Mlodinow wrote, "If we conclude that a certain set of objects belongs to one group and a second set of objects to another, we may then perceive those in different groups as less similar than they really are. Merely placing objects in groups can affect our judgment of those objects. So while categorization is a natural and crucial shortcut, like our brain's other survival-oriented tricks, it has its drawbacks." (Page 147)

    Mlodinow described an experiment in which people were asked to judge the length of lines. Researchers put several lines in a group A and others in a group B. Researchers found people thought lines that are in a group together are closer in length than they actually are and the difference in length between lines from different groups is different than it really is. Similar experiments with color differences and groups and guessing temperature changes in a thirty day period within one month or from the middle of a month to the middle of the next month is seen as more extreme. Same number of days but just saying it's a different month increases the estimate of change.

    The implications are stunning. If people can be placed in categories and thought of as fundamentally defined by those categories we easily can misjudge people.

    This reminds me of a terrible quote:
    “The leader of genius must have the ability to make different opponents appear as if they belonged to one category. ” ―Adolf Hitler

    That's a reminder of a terrible problem with human behavior and categorization.

    Mlodinow wrote, "In all these examples, when we categorize, we polarize. Things that for one arbitrary reason or another are identified as belonging to the same category seem more similar to each other than they really are, while those in different categories seem more different than they really are. The unconscious mind transforms fuzzy differences and subtle nuances into clear-cut distinctions. Its goal is to erase irrelevant detail while maintaining information on what is important. When that's done successfully, we simplify our environment and make it easier and faster to navigate. When it's done inappropriately, we distort our perceptions, sometimes with results harmful to ourselves and others. That's especially true when our tendency to categorize affects our view of other humans--when we view the doctors in a given practice, the attorneys in a given law firm, the fans of a certain sports team, or the people in a given race or ethnic group as more alike than they really are." (Page 148)

    Mlodinow wrote on how the term "stereotype" was created by French printer Firmin Didot in 1794. It was a printing process that created duplicate plates for printing. With these plates mass production via printing was possible.

    It got its modern use by Walter Lippmann in his 1922 book Public Opinion. Lippmann is perhaps best known nowadays as a person frequently quoted by noted intellectual and American dissident Noam Chomsky. Chomsky has criticized the use of propaganda to manage populations by the government, wealthy individuals, corporations and media.

    From Subliminal Mlodinow quoted Lippmann, "The real environment is altogether too big, too complex, and too fleeting for direct acquaintance...And although we have to act in that environment, we have to reconstruct it on a simpler model before we can manage with it." (Page 149) Lippmann called that model stereotype.

    Lippmann in Mlodinow's estimation correctly recognized the source of stereotypes as cultural exposure. In his time newspapers, magazines and the new medium of film communicated in simplified characters and easily understood concepts for audiences. Lippmann noted stock characters were used to be easily understood and character actors were recruited to fill stereotypes.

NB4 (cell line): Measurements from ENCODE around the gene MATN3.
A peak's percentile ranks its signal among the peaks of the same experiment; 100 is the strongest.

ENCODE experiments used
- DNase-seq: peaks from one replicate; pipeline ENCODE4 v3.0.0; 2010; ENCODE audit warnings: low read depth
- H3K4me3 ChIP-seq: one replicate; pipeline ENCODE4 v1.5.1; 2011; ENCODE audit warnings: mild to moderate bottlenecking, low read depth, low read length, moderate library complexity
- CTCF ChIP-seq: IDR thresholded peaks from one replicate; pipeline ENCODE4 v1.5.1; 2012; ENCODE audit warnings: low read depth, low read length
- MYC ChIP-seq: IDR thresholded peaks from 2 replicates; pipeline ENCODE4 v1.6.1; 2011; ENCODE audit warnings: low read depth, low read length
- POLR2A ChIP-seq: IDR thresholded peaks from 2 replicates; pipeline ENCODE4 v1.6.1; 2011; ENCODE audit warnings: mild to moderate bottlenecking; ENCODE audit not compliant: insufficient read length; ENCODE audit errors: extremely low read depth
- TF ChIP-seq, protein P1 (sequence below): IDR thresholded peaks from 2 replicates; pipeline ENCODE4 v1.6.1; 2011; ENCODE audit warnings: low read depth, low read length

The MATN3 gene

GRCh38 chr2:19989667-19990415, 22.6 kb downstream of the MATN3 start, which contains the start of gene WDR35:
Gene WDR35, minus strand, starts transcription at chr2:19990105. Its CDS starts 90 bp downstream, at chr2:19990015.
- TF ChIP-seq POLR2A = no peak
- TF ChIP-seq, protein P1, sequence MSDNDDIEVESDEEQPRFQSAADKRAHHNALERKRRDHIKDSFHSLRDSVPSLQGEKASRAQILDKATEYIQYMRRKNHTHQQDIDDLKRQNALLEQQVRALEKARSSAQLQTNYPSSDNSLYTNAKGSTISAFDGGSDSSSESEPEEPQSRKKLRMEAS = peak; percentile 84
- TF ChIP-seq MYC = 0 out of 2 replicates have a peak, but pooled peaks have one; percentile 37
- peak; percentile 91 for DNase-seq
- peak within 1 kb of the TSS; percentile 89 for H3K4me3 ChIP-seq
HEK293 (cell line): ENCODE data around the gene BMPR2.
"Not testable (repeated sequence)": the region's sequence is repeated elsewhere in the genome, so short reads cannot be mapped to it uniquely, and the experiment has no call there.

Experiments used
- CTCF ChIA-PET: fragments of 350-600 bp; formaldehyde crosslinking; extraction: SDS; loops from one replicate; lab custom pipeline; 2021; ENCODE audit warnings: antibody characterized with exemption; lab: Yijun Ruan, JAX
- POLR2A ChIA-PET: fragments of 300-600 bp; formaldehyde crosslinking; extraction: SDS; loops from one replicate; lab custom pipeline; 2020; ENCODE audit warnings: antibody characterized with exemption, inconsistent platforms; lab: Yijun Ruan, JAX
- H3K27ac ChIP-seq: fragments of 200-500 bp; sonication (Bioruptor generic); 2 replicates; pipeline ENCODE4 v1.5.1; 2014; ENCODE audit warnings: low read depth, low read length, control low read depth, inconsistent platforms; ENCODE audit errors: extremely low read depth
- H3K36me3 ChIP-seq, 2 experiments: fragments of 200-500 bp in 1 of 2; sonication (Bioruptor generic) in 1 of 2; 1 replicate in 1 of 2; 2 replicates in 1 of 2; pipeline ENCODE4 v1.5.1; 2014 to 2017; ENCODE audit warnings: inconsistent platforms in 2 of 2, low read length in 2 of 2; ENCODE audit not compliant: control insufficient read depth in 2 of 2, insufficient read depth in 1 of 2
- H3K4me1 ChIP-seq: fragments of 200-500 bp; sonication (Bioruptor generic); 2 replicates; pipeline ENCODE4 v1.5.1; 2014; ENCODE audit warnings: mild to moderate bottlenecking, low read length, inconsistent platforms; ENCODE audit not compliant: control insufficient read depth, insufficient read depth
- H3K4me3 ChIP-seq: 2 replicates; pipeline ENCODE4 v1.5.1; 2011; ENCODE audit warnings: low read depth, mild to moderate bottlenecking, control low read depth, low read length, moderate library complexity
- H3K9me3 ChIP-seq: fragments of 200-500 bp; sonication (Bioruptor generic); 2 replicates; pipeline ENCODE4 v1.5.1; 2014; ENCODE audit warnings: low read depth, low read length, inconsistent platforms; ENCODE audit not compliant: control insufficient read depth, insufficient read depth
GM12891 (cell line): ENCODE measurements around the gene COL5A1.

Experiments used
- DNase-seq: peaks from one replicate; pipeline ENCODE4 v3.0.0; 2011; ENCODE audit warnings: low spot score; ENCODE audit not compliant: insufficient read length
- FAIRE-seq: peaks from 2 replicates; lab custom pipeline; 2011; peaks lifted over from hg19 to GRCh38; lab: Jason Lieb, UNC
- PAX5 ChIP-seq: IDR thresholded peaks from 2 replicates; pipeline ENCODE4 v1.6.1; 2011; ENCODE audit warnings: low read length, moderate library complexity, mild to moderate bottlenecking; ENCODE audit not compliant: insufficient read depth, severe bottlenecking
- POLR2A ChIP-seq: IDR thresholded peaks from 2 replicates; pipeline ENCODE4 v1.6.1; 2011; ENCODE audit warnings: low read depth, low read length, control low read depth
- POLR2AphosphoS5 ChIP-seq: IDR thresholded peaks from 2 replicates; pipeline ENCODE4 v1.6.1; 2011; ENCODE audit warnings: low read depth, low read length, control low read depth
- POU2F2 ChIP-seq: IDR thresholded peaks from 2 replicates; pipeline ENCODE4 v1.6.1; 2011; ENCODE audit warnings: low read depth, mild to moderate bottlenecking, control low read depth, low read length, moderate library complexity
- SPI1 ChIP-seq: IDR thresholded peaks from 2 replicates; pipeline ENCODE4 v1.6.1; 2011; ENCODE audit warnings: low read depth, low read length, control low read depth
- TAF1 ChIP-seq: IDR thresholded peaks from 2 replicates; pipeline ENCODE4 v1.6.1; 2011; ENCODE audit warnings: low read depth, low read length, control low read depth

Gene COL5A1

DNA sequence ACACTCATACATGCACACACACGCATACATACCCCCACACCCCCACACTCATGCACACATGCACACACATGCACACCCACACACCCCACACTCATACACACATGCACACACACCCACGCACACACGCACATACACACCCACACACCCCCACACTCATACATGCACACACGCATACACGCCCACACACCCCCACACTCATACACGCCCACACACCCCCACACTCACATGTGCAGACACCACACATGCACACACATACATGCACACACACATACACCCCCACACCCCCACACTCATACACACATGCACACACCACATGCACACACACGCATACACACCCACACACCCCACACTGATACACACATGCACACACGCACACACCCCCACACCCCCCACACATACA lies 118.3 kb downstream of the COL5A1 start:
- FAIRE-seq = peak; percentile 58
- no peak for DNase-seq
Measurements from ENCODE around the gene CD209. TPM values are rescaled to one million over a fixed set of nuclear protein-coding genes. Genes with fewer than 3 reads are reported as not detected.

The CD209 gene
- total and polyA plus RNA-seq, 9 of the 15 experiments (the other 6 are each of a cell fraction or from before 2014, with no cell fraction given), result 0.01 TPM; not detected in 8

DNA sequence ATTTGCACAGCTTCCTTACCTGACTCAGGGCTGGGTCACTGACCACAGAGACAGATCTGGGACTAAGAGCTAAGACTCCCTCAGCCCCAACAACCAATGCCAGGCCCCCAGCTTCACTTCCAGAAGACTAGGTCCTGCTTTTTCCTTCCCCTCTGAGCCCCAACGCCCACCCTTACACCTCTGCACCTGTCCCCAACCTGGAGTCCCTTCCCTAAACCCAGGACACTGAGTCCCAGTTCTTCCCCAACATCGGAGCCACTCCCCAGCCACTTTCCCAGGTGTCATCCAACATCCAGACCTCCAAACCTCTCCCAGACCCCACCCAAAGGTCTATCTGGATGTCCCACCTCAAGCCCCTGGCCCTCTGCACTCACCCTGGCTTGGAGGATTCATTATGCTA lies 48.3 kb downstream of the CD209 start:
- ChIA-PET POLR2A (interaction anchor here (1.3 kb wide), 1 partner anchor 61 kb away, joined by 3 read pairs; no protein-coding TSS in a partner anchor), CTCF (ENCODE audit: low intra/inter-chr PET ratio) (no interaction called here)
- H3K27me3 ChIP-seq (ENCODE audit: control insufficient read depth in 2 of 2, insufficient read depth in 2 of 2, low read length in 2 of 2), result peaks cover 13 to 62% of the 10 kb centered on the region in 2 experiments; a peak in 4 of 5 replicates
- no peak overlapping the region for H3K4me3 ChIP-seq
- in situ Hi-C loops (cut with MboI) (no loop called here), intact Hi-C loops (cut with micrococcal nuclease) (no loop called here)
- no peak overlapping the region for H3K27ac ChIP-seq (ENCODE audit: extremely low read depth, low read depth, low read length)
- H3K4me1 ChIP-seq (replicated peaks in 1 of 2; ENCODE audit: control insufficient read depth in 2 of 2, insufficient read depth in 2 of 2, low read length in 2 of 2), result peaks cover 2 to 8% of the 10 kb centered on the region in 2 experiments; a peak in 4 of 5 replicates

Mlodinow wrote, "In each of these cases our subliminal minds take incomplete data, use context or other cues to complete the picture, make educated guesses, and produce a result that is sometimes accurate, sometimes not, but always convincing. Our minds also fill in the blanks when we judge people, and a person's category membership is part of the data we use to do that." (Page 152)

    Mlodinow described how psychologist Henri Tajfel was behind the realization that perceptual biases of categorization lie at the root of prejudice. Tajfel was behind the line length studies that support his hypothesis. Tajfel was a Polish Jew captured in France in World War II. He knew a Frenchman would be treated as an enemy by the Nazis while a French Jew would be treated as an animal and a Polish Jew would be killed.

    He knew how he would be treated was entirely limited by the category he was placed in. Being a Polish Jew was a guarantee of death and so he impersonated a French Jew and was liberated in 1945. Mlodinow wrote, "According to the psychologist William Peter Robinson, today's theoretical understanding of those subjects "can almost without exception be traced back to Tajfel's theorizing and direct research intervention." (Page 153)

    Mlodinow wrote, "The challenge is not how to stop categorizing but how to become aware of when we do it in ways that prevent us from being able to see individual people for who they really are." (Page 157) contrast this with

    "At this point you’ve probably figured out that if your goal is to get someone to process new information and think critically about stereotypes (like [that] atheists are criminals or they should die) the absolute last thing we want is for them to feel threatened or attacked. The worst part about this is if you combine the process I just described with the sorts of negative emotional responses triggered by stereotypes and other biases, you can see that someone, if they’re all stressed by their perception of you…you’ve lost them, they’re not going to be able to listen. And you’ve additionally probably just given them a fun bad new memory to hang onto. " Nicole Currivan